Humi meldt dat Anand een korte editorial heeft geschreven over AMD's x86-64 en Intel's IA-64 architectuur. In deze editorial wordt kort uitgelegt wat de verschillen tussen beide architecturen zijn en wat de voor- en nadelen zijn. Het grote nadeel van IA-64 is duidelijk het ontbreken van een echte 32-bit mode en het probleem van AMD zou volgens Anand misschien wel de chipset kunnen worden, ze zien Via nog geen high-end chipsets maken, dus zal AMD het alleen moeten doen:
The first x86-64 based processors from AMD will be available sometime next year, this is contrary to rumors that we've seen pop up but realistically speaking, you're not going to see a SledgeHammer (K8) in 2000.
Like the current Athlon core, there will eventually be many variations on the K8 core. Most likely variations based on cache size, core clock frequency and maybe even FSB frequency will allow the x86-64 architecture to slowly but eventually filter down to non-enterprise applications.
The only issue we see at this point in time is chipset support for the K8. As of now, VIA is the biggest chipset provider for AMD's processors, but we can guarantee you that VIA, a company that is based around producing value chipsets, isn't going to be making enterprise level K8 chipsets. AMD's two other supporters in the chipset industry, ALi and SiS aren't even as big as VIA in the desktop chipset market right now, there's no way either of them will be supplying K8 chipsets, this leaves AMD to handle the task alone.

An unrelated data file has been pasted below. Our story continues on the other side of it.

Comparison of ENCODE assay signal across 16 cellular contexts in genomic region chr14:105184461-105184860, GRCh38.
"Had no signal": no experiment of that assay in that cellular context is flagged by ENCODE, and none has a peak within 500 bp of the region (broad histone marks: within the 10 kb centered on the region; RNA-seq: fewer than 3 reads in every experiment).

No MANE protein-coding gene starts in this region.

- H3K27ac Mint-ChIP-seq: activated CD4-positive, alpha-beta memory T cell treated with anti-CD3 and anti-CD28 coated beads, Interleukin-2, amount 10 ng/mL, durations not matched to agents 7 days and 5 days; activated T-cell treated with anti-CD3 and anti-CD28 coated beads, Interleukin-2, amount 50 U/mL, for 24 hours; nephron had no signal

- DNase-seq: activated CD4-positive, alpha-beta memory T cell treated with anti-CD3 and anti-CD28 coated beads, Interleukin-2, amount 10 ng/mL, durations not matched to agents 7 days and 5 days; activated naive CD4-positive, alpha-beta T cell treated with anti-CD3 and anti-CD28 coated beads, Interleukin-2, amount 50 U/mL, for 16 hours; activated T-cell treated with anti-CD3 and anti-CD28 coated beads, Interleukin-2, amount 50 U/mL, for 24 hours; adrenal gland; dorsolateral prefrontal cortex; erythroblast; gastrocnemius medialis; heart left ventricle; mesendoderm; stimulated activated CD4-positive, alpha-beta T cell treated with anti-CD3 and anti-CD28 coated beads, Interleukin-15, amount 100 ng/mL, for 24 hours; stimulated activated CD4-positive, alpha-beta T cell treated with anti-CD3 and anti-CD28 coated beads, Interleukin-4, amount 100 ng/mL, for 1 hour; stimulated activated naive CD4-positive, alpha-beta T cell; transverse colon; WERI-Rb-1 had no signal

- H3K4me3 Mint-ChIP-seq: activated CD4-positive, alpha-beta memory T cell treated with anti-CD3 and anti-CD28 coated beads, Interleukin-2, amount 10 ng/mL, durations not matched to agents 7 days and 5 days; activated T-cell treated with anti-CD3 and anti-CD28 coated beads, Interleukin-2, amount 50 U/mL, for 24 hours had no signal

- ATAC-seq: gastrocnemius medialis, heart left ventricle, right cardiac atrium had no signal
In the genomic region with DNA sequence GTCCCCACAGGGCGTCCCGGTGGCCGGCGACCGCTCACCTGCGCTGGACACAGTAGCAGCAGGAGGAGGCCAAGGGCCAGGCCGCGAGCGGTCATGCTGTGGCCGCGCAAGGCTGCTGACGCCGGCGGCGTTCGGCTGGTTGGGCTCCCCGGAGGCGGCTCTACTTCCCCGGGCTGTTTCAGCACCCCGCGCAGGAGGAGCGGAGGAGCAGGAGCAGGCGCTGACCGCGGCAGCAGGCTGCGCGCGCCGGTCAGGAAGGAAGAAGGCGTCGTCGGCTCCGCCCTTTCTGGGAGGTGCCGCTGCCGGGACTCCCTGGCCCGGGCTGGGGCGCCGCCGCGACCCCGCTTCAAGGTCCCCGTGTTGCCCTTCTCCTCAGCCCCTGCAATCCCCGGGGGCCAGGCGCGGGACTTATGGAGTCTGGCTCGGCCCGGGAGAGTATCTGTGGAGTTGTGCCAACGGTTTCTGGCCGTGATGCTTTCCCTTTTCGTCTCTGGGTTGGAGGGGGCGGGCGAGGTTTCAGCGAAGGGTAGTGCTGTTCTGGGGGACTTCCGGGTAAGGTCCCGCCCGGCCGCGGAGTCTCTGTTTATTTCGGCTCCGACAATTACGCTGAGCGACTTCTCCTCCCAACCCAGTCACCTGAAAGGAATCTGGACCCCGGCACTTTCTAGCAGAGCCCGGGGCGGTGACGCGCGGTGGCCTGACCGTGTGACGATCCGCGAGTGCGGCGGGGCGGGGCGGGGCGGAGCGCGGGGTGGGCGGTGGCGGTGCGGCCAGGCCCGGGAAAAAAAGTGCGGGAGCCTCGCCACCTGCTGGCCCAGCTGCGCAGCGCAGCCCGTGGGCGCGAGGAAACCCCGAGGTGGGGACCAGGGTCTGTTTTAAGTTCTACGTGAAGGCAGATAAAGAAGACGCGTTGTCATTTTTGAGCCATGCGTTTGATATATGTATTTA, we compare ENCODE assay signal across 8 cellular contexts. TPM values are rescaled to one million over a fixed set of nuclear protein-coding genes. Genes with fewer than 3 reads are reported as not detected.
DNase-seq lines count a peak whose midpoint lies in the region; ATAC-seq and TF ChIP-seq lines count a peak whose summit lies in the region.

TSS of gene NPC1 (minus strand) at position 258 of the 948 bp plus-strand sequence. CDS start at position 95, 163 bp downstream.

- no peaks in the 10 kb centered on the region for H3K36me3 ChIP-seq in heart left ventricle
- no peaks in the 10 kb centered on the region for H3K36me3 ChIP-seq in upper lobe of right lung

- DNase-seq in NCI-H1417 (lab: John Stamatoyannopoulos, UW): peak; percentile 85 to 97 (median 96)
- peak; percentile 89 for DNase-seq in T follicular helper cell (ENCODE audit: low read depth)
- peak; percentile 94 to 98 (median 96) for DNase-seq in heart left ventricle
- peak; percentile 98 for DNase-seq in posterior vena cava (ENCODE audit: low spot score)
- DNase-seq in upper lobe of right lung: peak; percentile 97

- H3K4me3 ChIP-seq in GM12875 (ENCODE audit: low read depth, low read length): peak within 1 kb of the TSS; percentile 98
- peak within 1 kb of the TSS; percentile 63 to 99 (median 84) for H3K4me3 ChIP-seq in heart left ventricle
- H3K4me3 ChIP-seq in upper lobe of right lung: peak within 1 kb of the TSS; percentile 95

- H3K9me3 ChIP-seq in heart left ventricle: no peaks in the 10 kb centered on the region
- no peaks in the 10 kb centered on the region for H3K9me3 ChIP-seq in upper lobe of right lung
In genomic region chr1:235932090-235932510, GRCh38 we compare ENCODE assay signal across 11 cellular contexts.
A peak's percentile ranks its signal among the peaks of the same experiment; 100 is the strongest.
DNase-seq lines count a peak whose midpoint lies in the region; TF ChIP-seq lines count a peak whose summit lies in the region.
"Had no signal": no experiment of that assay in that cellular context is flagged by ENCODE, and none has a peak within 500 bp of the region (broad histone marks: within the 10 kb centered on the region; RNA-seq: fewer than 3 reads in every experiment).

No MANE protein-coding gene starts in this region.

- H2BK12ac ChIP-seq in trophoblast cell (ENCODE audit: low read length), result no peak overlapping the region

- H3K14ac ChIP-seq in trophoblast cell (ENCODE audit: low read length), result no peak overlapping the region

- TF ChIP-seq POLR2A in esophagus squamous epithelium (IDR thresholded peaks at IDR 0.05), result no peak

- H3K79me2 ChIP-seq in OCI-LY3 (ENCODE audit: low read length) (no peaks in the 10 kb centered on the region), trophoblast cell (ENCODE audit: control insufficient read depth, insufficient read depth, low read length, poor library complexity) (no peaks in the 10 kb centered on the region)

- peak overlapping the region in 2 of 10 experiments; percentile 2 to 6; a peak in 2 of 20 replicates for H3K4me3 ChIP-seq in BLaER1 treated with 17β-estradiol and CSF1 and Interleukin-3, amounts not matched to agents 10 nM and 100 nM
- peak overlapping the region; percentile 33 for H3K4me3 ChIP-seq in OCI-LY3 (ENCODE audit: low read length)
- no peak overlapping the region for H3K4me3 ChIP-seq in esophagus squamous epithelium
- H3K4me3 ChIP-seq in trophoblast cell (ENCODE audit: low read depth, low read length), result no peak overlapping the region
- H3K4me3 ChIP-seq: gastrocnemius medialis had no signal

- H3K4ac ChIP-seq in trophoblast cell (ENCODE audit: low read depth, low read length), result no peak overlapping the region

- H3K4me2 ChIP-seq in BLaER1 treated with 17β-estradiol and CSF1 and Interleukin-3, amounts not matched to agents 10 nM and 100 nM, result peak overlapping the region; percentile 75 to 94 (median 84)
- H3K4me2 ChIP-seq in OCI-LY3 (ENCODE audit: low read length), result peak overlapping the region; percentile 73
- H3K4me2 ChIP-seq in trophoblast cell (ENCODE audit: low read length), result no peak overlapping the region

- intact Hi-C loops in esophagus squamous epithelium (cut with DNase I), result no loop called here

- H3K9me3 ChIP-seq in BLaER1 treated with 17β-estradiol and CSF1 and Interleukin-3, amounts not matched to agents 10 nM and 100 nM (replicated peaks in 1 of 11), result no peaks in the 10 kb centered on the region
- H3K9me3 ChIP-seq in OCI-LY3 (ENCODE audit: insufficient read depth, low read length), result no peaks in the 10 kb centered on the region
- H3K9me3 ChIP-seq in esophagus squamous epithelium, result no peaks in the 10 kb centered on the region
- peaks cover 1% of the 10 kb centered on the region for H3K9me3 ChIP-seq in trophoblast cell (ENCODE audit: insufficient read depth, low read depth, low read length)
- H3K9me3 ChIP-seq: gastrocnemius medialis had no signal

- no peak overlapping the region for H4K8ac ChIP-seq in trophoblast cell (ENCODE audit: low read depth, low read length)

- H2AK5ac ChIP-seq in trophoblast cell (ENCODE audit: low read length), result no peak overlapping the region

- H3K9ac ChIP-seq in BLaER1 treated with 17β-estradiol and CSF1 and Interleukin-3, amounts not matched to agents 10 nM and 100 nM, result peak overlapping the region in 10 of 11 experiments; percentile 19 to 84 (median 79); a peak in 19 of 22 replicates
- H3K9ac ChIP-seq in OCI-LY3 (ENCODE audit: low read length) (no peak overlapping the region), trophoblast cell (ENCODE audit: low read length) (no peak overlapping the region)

Developing and producing a chipset for such a high-end processor is not easy, it will definitely be much more difficult to implement than AMD's 750 was, and even then, the 750 was much more difficult than the BX chipsets motherboard manufacturers were used to playing with.
It should be interesting to see how the entire picture unfolds as there is much more to a successful processor than a solid architecture, although having the latter is definitely one step in the right direction.